- Students in the regular MA must have completed and earned a minimum of 27 graduate credits prior to sitting for the Comprehensive Examination. Students in the MA who are coming from the combined 5-year BA/MA track must have completed and earned a minimum of 24 graduate credits prior to sitting for the Comprehensive Examination.
- All students need to have a minimum 3.0 grade point average in their course work to qualify for the exam.
- In addition to responsibility for their coursework, students are responsible for reading and researching the required materials prior to taking the examination.
- Students wishing to use a computer must inform the department within two weeks of the intended examination date. A computer will be provided. However, students take full responsibility for loss of their work. If work is lost during a student’s exam, it is the student’s responsibility. Computer failure resulting in non-completion of a question may result in failure for that question.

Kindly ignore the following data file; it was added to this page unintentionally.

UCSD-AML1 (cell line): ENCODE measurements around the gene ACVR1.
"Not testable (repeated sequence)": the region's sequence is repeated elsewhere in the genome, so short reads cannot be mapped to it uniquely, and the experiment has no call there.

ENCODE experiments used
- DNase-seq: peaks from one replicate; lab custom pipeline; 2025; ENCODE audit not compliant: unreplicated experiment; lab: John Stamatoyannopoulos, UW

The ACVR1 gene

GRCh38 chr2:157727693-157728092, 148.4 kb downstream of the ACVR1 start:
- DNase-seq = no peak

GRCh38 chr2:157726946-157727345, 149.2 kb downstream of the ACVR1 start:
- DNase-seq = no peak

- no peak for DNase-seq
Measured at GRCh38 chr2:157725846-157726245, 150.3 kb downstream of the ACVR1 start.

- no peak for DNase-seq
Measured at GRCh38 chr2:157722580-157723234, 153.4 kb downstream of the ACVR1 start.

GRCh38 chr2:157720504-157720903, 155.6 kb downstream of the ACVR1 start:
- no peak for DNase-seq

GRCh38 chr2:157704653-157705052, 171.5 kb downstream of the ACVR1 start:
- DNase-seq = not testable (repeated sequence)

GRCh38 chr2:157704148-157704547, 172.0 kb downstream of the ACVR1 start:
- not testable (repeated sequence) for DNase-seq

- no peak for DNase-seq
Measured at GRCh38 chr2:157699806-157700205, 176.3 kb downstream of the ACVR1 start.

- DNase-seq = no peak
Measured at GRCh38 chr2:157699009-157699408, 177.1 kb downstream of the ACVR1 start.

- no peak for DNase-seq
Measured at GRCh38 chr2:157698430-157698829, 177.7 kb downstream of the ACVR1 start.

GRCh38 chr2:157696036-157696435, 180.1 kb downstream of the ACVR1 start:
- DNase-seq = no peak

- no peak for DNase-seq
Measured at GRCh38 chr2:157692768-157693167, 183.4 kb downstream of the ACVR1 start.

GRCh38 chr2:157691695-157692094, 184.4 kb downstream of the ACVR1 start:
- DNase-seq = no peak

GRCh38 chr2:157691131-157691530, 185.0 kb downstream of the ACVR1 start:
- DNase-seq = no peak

- There will be no questions from the required core courses: LAWS 500, LAWS 503 and LAWS 513.
- Students in the Conflict Management; Governance, Compliance, and Regulation; Legal Management; or Intellectual Property concentrations will have at least two questions to answer from the content-based courses taken in the concentration.
- Students will answer questions based on the electives they have taken, except out-of-department electives.
- No more than four questions will be administered to a student at each sitting of the Comprehensive Examination.
- A failure on more than one question will result in a student being required to retake the entire comprehensive examination with all new questions the following semester at the next exam administration date.